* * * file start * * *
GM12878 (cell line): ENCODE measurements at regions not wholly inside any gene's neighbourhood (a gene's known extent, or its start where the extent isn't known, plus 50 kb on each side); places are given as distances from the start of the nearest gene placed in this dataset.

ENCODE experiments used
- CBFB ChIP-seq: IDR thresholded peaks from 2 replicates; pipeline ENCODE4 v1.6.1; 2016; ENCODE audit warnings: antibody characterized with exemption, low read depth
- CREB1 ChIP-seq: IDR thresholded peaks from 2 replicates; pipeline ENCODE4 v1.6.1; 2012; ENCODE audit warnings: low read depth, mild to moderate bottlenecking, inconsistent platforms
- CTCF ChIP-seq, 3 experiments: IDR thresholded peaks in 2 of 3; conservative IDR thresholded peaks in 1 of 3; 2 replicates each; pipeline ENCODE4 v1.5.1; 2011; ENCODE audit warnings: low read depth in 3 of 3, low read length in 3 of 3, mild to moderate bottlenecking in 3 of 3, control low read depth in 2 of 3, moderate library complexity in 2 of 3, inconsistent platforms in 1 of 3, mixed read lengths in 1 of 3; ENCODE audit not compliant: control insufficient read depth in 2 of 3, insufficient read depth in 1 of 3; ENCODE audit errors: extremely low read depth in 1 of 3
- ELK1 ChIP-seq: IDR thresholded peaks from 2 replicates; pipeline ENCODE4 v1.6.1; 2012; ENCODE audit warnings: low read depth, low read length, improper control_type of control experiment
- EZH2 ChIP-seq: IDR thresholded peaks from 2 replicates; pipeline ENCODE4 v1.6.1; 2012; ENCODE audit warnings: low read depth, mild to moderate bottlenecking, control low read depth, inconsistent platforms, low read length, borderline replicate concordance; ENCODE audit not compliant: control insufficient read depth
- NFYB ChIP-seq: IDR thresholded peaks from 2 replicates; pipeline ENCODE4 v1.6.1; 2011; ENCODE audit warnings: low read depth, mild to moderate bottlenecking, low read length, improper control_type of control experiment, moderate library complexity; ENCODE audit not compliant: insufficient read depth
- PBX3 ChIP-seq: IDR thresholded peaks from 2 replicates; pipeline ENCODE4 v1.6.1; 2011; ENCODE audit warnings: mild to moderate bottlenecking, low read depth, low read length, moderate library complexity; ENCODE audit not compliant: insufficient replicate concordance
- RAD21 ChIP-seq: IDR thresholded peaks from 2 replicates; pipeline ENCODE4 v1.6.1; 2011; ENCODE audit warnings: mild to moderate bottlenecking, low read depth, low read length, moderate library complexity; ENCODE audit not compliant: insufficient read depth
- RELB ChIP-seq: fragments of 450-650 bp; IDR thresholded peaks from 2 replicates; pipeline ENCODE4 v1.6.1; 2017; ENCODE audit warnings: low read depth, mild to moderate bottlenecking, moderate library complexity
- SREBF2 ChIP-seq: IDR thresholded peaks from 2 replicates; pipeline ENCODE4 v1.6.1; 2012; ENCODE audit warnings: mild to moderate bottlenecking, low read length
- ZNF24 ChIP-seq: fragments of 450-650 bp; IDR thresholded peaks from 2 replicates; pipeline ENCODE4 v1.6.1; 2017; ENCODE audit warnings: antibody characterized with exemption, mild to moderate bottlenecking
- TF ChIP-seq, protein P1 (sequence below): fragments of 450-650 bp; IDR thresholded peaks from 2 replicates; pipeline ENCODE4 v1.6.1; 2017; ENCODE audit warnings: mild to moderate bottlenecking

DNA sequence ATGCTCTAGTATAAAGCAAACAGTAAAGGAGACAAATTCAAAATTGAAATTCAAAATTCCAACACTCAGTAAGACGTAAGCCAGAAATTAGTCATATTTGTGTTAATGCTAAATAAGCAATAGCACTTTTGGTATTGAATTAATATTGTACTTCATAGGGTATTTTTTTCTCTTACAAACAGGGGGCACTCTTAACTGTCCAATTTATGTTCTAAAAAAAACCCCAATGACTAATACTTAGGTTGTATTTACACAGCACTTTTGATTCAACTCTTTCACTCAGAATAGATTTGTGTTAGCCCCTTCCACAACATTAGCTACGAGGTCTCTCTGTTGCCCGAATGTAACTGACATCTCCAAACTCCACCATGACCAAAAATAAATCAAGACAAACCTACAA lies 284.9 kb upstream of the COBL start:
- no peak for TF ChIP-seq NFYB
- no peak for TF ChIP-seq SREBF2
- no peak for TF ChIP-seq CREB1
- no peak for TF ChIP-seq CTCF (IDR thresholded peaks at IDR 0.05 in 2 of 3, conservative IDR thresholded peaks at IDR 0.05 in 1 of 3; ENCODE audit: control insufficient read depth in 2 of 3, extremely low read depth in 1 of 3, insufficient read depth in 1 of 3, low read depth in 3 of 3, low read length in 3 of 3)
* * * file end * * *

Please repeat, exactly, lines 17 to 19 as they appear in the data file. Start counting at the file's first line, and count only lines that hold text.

- no peak for TF ChIP-seq SREBF2
- no peak for TF ChIP-seq CREB1
- no peak for TF ChIP-seq CTCF (IDR thresholded peaks at IDR 0.05 in 2 of 3, conservative IDR thresholded peaks at IDR 0.05 in 1 of 3; ENCODE audit: control insufficient read depth in 2 of 3, extremely low read depth in 1 of 3, insufficient read depth in 1 of 3, low read depth in 3 of 3, low read length in 3 of 3)